Sean and I were congratulating each other when I heard 杜mmmmeeeeewwwwwfffff out of the far blind window. I scooted over and slowly peered out to see a decent sized group of Blue Wildebeest heading our way. I prepared another arrow and got in position. The animals came in so fast that deciding on a particular individual became tough. Finally one stepped clear of the rest and a nice 18 yard shot in the vitals secured the second trophy within ten minutes.
After waiting the generally accepted ?0 minutes we called in the truck. Both animals were found within a very short distance from the hide. Pictures were taken and it was time to head back for a late breakfast/early lunch. I can do that!
After food and a bit of shooting my recurve, it was time to head out to another blind. This time we were after Impala or Blesbok. The blind was chosen as it is placed in an area frequented by both species. As the minutes, then hours ticked by nothing was really happening. Then, as if on cue, out stepped two beautiful Impala Rams. I chose the bigger one (don稚 know how that always happens) and drew back. The lighted nock traced through the air and disappeared into the Ram. After a tracking job we found the impala. We took several great pictures and then headed back to the lodge for a great dinner.
What a great first day! Three animals and a wonderful day spent in the African bush with new friends. It really doesn稚 get much better than that!Tom
08-13-2012, 08:11 AM #3
I told my PH Sean that I was hoping to take things easier today in hopes of having some money left by the end of the trip! There are a few black springbok on the property and we chose a hide in the specific area that the ram frequented. We sat throughout the morning with no appearance by the springbok.
On the way back to camp for lunch we were flagged down by an excited ranch worker. Approximately 75 yards from the truck was an African Porcupine. I have read about these creatures and often found their quills while out hunting, but had never had the opportunity to actually see one in person. I was staring at it awestruck when a voice said 鄭re you going to grab your recurve?? Oh yeah, back to reality. I grabbed the bow and two arrows and headed off on a porcupine stalk. As I neared the magic 20 yard mark, I pulled back and focused all of my attention on one spot. At the release of the bowstring I knew it was a good shot. The 150 grain silverflame broadhead disappeared behind the shoulder, angling toward the front of the offside shoulder. Perfect. The animal hardly moved but did do an odd 都hake upon passing that almost sounded like a rattlesnake. All of the quills shook around and then stopped. Very neat.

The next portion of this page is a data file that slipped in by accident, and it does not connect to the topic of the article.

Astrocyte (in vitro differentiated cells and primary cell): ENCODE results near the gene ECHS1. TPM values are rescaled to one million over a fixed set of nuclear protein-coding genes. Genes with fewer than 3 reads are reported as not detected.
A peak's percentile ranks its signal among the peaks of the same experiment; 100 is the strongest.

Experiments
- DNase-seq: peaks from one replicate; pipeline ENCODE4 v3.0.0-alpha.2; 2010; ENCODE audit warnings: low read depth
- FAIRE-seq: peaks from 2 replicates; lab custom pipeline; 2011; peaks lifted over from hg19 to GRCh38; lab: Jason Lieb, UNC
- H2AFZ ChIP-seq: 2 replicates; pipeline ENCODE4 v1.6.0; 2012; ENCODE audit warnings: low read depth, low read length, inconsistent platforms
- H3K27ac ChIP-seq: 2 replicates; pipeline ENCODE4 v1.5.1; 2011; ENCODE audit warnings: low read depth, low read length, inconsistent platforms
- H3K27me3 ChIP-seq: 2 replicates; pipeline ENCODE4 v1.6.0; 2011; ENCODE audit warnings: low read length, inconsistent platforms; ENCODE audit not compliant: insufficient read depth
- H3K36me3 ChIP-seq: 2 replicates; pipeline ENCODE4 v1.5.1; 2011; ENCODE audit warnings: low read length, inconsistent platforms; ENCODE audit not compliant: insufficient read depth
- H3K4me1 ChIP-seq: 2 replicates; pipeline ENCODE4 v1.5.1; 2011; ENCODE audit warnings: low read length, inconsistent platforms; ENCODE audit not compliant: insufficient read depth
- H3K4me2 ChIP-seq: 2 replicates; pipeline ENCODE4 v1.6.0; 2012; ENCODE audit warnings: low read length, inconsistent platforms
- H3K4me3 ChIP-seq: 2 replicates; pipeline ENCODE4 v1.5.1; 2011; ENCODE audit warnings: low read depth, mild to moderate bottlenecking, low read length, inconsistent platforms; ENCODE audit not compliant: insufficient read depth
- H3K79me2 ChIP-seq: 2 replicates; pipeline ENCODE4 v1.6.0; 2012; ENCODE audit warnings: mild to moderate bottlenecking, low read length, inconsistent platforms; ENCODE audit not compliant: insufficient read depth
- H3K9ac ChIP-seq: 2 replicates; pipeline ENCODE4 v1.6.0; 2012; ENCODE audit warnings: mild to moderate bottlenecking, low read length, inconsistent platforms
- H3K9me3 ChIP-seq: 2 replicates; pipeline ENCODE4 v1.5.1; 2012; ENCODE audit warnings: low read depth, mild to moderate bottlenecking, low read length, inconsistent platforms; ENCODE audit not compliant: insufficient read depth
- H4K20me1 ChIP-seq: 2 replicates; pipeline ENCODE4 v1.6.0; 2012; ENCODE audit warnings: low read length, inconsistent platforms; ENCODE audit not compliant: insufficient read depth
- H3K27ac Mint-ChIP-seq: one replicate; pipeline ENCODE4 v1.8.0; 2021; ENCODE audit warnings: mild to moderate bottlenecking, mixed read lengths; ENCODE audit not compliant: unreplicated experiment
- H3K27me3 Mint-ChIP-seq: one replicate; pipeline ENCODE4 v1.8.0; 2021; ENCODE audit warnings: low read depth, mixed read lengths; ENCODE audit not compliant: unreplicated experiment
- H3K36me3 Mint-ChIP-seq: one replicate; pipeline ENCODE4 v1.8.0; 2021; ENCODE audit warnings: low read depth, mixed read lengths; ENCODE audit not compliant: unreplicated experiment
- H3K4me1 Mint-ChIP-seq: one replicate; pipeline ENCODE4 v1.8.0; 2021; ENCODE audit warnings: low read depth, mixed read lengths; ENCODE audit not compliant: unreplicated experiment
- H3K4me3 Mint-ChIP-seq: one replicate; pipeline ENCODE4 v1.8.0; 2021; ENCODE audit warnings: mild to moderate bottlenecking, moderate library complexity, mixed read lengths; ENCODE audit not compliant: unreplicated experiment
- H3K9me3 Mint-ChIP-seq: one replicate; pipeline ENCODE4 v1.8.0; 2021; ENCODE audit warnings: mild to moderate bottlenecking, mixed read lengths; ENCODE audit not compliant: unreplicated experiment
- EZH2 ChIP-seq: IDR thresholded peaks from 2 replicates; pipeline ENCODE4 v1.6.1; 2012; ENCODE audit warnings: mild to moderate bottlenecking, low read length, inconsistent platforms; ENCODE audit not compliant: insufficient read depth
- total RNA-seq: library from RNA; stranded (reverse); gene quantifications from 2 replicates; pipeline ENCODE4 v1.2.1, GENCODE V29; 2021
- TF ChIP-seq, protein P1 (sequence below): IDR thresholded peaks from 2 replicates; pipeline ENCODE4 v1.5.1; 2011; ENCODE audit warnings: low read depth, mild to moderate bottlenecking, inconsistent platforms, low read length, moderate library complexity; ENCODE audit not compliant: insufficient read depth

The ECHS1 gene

After pictures and loading up my trophy, it was back to the skinning area to skin and prepare for a full mount.
The skinning and butchering area at Dark Continent is truly outstanding. White tile floor, cutting and preparation areas, electric winches and freezer room all add up to a top shelf operation. The floor was so clean you could literally eat off of it.
08-13-2012, 08:14 AM #4
Dinner at Dark Continent Bowhunting is a big affair. Fresh meats, salads, breads and desert. Don稚 go thinking you will lose weight. In addition, the after dinner drinks and conversation are truly memorable. Sean and Sheryl are wonderful people. Very nice, accommodating and professional. They have truly become friends.
The reason I bring up dinner is two fold; I love to eat and after dinner strategy sessions were always fun. On the evening of day two we had decided to go after Red Hartebeest. Now I don稚 particularly find Red Hartebeest as beautiful, graceful or at the top of any of my lists?but I do find them interesting. For some odd reason I had a desire to take one with my bow. Other places I had hunted either didn稚 have them available or discouraged taking one with a bow. Not so at Dark Continent. So, Sean and I discussed the matter and decided that it was time to truly focus on a hartebeest. He recommended a blind and time frame (all day) and that was the plan! The decision was confirmed after discussing the matter with Johnny Walker. After a few drinks, Johnny suggested we go for it!
Sitting in a blind on a property for one specific animal is both exciting and totally boring. The day you say 的 want to see an X today? the waterhole is full of outstanding Y痴. We watched and watched animals coming to and from the waterhole all day. Some within literal spitting distance. I read a book from cover to cover. I took a nap in the blind. Yes, there are actual beds in the blinds for this very purpose.
Finally, as dusk was turning to dark, a group of three red hartebeest literally came RUNNING into the water. It was like a whistle had blown and the 殿ll clear was given. The biggest bull came charging in and promptly stood broadside at 22 yards. You can稚 make this crap up. He wasn稚 drinking water, wasn稚 licking salt?just came running in to stand broadside at 22 yards for me. Amazing. I pulled back, settled the pin and let him have it. At the shot all hell broke loose. The bull ran down a valley and up the other side. Somehow I managed to keep my binoculars on him and watched him stumble a number of times. A review of the video showed the shot was good but just a tad farther forward than we liked. We waited thirty minutes and called in the truck. We drove over to where he was last seen and there he was. My Red Hartebeest.